Op-Eds and LTEs from supporters outside of Utah:

“We believe our federal public lands are not just for extractive industry to exploit but are in fact a health resource for our nation — protected as a monument.” – Joan Hoffmann (Vermont), Rutland Herald Letter-to-the-Editor, July 24, 2014

“The oil leases have allowed a spectacular landscape to be fouled by machines that belong in an industrial park or on a brownfield site in a rustbelt city, not at the doorstep to Utah’s finest state park and one of this country’s most unique national parks.” – Bob Hamblen (Maine), Moab Sun News Guest Column, July 16, 2014

“As a former Utah resident, I hope Obama now turns his attention to Utah and protects the Greater Canyonlands area. Without question, Greater Canyonlands is one of the most exquisite and extraordinary landscapes in the world. It is one of our last largely untouched vast Western frontiers, but its beauty remains easily accessible. Spectacular geologic formations, amazing ancestral Puebloan sites and superlative hiking, camping, rafting, climbing and sightseeing offer plenty to see and do.” – Kathryn Brooks (New Mexico), Salt Lake City Weekly Letter-to-the-Editor, June 11, 2014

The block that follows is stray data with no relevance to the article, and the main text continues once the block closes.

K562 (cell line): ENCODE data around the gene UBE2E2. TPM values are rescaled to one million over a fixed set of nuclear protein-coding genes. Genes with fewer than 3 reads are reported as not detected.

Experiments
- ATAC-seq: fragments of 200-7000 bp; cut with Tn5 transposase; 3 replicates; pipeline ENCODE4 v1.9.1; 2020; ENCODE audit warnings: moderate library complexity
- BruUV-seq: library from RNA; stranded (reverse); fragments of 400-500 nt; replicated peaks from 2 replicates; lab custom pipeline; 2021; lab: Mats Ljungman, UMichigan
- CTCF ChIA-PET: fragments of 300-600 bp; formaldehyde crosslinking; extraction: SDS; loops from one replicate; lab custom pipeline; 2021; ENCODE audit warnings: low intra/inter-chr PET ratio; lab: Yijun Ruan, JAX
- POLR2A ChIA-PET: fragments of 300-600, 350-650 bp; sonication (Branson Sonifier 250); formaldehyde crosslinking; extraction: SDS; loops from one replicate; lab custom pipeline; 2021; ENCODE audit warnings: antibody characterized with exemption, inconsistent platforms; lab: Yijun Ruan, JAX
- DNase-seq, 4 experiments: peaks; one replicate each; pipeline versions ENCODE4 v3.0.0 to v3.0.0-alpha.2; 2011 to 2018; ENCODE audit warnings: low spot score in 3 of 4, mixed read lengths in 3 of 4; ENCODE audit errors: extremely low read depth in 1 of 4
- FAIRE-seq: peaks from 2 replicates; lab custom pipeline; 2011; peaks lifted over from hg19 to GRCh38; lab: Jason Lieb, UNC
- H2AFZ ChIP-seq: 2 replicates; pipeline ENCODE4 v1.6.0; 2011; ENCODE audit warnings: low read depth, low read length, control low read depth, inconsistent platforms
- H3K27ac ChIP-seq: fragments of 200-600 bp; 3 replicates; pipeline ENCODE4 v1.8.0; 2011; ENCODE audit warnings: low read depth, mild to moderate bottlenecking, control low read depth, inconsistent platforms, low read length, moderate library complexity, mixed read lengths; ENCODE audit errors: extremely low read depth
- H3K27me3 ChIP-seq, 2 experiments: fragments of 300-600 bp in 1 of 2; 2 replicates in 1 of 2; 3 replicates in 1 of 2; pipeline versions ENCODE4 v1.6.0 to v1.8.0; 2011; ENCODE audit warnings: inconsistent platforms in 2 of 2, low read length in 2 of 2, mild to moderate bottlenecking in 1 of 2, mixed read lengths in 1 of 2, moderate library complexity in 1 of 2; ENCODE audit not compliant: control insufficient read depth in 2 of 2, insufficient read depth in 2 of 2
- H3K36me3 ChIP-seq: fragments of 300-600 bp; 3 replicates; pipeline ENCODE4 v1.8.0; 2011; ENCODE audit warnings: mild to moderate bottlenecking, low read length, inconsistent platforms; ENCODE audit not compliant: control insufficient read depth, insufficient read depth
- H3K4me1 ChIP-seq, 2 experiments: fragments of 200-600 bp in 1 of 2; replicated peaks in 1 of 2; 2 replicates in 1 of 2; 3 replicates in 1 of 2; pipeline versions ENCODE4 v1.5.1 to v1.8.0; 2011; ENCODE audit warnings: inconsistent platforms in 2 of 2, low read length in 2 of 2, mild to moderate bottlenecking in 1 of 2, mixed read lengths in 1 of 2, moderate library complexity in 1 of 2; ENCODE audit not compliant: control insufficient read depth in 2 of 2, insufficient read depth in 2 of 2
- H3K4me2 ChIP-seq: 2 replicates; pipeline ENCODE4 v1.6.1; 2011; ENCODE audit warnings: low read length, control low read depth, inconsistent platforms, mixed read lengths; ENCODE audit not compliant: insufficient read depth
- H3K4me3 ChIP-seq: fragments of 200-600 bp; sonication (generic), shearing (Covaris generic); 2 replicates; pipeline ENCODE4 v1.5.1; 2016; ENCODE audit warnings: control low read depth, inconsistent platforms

“Though President Obama has already permanently protected a number of special places, ranging from the historic sites of Fort Monroe, Virginia and Chimney Rock, Colorado to Point Arena-Stornetta Public Lands in California, the job of protecting our country’s outdoor heritage is far from finished.” –Jim Baca (New Mexico), Salt Lake Tribune Opinion-Editorial, May 30, 2014